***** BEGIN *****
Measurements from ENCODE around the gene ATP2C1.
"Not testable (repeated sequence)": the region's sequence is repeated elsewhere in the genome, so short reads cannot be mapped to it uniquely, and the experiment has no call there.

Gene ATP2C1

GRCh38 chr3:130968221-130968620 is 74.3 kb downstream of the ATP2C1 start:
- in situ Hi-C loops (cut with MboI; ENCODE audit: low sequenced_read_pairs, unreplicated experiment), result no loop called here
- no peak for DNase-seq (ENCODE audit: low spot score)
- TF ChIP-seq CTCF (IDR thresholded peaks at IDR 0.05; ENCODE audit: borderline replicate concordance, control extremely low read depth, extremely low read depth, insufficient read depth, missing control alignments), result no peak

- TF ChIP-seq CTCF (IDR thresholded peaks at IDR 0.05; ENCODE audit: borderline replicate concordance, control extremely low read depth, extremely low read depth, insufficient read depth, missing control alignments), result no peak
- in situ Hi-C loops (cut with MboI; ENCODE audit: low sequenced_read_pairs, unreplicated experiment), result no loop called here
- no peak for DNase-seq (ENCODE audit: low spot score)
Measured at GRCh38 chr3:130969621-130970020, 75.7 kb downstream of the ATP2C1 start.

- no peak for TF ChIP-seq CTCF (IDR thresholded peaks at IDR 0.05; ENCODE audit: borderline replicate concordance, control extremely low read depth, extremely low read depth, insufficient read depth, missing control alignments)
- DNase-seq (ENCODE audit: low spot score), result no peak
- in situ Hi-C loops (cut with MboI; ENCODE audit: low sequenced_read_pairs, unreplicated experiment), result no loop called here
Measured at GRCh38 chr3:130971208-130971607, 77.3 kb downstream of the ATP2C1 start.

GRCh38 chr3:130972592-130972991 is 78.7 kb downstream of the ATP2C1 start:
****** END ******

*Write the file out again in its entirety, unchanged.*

Measurements from ENCODE around the gene ATP2C1.
"Not testable (repeated sequence)": the region's sequence is repeated elsewhere in the genome, so short reads cannot be mapped to it uniquely, and the experiment has no call there.

Gene ATP2C1

GRCh38 chr3:130968221-130968620 is 74.3 kb downstream of the ATP2C1 start:
- in situ Hi-C loops (cut with MboI; ENCODE audit: low sequenced_read_pairs, unreplicated experiment), result no loop called here
- no peak for DNase-seq (ENCODE audit: low spot score)
- TF ChIP-seq CTCF (IDR thresholded peaks at IDR 0.05; ENCODE audit: borderline replicate concordance, control extremely low read depth, extremely low read depth, insufficient read depth, missing control alignments), result no peak

- TF ChIP-seq CTCF (IDR thresholded peaks at IDR 0.05; ENCODE audit: borderline replicate concordance, control extremely low read depth, extremely low read depth, insufficient read depth, missing control alignments), result no peak
- in situ Hi-C loops (cut with MboI; ENCODE audit: low sequenced_read_pairs, unreplicated experiment), result no loop called here
- no peak for DNase-seq (ENCODE audit: low spot score)
Measured at GRCh38 chr3:130969621-130970020, 75.7 kb downstream of the ATP2C1 start.

- no peak for TF ChIP-seq CTCF (IDR thresholded peaks at IDR 0.05; ENCODE audit: borderline replicate concordance, control extremely low read depth, extremely low read depth, insufficient read depth, missing control alignments)
- DNase-seq (ENCODE audit: low spot score), result no peak
- in situ Hi-C loops (cut with MboI; ENCODE audit: low sequenced_read_pairs, unreplicated experiment), result no loop called here
Measured at GRCh38 chr3:130971208-130971607, 77.3 kb downstream of the ATP2C1 start.

GRCh38 chr3:130972592-130972991 is 78.7 kb downstream of the ATP2C1 start: